Can a parent kidnap their child? Unfortunately, it is a common illegal occurrence. As difficult as it is when this happens within a single state or when the child is taken across state lines, international parental child abduction cases present additional challenges and fall under international laws, including the Hague Convention for member countries. With this in mind, here is critical information for parents – especially parents in bitterly contested child custody cases – regarding parental child abduction cases and how they may be handled:
What Is Parental Abduction?
Parental abduction of a child occurs when one parent unlawfully takes or hides the child in defiance of court orders regarding the rights of the other parent or another family member(s). Parental child abduction cases often occur before or even during divorce proceedings. Child abduction also happens when the child is not returned to the other parent after an approved time of visitation, or when a parent flees with a child to prevent the other parent from spending approved time with the child. Parental child abductions might also be a maneuver whereby a parent seeks to avoid handing over the child to authorities in child endangerment situations, or to protect the child from being returned to an abusive parent. Sadly, in any such abduction situation, the child is, essentially, held hostage by the abducting parent.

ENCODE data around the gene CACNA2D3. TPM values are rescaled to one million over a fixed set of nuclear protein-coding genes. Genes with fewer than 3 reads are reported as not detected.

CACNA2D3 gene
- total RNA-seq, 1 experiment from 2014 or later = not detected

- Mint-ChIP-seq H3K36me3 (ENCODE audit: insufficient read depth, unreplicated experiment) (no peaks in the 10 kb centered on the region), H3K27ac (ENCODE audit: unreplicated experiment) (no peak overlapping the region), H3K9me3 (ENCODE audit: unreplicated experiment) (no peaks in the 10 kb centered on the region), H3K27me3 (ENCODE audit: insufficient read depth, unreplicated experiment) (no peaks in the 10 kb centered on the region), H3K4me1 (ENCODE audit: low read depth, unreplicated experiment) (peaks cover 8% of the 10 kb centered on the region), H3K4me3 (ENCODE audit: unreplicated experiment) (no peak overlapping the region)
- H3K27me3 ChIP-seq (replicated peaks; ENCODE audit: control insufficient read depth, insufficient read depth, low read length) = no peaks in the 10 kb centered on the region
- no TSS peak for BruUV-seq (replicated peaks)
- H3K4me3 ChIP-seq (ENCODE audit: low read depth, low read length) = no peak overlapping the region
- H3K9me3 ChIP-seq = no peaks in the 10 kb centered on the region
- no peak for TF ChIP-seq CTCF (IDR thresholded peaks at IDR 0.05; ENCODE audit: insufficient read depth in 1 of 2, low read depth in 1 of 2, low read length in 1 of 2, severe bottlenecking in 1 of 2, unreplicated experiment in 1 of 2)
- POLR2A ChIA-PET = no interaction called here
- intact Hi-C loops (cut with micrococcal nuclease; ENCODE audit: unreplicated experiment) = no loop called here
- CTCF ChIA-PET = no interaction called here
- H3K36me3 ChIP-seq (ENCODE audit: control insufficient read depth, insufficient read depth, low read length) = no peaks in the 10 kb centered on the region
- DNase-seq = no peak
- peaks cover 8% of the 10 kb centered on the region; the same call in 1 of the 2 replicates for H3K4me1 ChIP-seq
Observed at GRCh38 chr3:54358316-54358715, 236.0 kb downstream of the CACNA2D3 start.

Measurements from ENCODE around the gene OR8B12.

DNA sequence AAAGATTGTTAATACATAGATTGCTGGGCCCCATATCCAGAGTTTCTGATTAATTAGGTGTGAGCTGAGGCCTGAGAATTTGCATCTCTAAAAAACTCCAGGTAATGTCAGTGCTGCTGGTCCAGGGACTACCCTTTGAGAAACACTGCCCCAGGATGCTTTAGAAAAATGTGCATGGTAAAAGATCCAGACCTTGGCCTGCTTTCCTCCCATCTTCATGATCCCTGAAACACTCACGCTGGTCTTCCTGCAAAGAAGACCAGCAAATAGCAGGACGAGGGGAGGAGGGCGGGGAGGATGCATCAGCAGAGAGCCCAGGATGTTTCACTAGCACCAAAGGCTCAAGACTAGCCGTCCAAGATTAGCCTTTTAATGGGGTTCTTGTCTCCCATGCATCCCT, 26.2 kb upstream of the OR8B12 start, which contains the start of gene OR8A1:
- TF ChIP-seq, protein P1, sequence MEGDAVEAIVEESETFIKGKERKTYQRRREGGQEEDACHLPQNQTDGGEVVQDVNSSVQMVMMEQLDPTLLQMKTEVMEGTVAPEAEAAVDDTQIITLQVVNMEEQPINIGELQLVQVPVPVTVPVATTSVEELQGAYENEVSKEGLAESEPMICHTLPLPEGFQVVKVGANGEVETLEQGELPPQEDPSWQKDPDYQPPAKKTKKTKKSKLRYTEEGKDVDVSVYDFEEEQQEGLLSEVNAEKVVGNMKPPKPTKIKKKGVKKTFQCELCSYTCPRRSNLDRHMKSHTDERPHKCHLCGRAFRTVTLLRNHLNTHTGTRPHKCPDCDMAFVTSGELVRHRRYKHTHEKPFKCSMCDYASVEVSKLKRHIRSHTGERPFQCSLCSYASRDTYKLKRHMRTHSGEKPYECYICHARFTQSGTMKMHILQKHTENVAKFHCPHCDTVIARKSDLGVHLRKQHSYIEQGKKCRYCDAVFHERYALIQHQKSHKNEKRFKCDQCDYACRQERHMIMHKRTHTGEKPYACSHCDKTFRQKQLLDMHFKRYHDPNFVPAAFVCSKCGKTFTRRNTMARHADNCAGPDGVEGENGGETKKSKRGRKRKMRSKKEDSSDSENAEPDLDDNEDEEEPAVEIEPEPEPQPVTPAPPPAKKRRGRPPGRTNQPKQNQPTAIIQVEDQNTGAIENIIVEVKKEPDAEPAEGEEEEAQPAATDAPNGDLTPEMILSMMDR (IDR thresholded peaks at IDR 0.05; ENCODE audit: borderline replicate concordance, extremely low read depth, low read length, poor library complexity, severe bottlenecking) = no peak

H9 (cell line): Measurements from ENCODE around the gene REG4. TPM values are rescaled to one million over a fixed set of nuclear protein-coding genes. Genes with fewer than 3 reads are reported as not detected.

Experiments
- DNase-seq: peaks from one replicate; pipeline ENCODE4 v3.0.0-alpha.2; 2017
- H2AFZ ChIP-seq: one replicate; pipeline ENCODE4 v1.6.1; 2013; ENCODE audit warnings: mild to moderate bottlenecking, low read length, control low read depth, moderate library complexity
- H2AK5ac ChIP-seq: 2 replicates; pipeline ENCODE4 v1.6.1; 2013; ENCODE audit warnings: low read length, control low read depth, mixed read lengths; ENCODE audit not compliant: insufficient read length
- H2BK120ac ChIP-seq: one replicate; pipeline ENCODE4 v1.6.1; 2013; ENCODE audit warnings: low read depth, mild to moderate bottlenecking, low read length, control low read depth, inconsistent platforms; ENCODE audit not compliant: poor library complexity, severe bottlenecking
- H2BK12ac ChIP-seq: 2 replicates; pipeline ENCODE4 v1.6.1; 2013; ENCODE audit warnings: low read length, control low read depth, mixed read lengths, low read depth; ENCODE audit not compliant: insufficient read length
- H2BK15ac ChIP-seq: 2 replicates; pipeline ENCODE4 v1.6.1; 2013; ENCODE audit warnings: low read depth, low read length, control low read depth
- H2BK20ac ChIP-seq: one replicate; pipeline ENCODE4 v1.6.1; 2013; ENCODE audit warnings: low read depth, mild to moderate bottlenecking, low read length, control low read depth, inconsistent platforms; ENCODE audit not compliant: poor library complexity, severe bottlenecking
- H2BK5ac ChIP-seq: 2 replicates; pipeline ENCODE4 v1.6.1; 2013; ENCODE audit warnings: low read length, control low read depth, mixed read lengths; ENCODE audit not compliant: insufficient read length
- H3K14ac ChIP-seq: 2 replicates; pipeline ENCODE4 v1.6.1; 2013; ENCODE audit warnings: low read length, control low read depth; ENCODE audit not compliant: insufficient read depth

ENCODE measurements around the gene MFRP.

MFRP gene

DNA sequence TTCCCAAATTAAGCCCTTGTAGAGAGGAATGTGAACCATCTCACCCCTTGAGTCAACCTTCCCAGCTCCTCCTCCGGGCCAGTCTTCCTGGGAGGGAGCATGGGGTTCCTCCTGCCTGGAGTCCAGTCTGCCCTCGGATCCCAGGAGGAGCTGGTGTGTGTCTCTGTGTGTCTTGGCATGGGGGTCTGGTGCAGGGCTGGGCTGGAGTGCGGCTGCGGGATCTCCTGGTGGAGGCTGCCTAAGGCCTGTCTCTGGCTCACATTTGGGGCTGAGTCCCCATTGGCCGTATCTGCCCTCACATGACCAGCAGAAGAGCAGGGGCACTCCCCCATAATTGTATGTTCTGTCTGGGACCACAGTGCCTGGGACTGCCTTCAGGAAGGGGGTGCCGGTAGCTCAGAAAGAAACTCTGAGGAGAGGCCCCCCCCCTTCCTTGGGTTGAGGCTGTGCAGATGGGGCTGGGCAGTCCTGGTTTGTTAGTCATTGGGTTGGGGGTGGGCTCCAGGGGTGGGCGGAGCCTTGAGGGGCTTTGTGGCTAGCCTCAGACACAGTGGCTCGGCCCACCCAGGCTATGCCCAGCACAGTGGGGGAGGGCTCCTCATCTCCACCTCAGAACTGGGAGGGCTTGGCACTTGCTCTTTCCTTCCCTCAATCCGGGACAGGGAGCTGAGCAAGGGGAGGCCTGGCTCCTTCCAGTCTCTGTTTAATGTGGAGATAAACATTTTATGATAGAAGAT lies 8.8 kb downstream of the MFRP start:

When Is Interstate and International Relocation Allowed?
It is fairly common for divorcing or divorced parents to reside in different U.S. states. When an interstate custody dispute arises, the rules governing which state has custodial jurisdiction are set forth in the Uniform Child Custody Jurisdiction and Enforcement Act, or UCCJEA (sometimes also known as the UCCJA). Except for Massachusetts, every U.S. state plus the District of Columbia has adopted and enacted the UCCJEA. There are several standards contained in the Act that determine the “home state” for the child and govern which single state will have custodial jurisdiction. When a parent relocates to a different state after custody and visitation arrangements have been decreed by the court, visitation rights might need to be reconsidered, warranting the filing of a request for modification of the prior order.
Likewise, sometimes the two parents end up residing in different countries. Trial court judges in divorce proceedings – in keeping with their mission to serve the best interests of the child – will consider requests for international relocation of the child and rule per prevailing laws and regulations. In situations where the child is removed from the home country unlawfully and an international child abduction has occurred, the “Hague Convention” will likely come into play.
What Is The Hague Convention?
The Hague Convention (formally, The Hague Convention on the Civil Aspects of International Child Abduction) is an international treaty that seeks to ensure the prompt return of children abducted from their home country (or “country of habitual residence”). The Convention only applies to children under age 16 and does not decide which parent should have custody; rather, it upholds the current home country child custody arrangement and seeks to facilitate the return of the child to the home country. More than 100 countries have adopted the Hague Convention.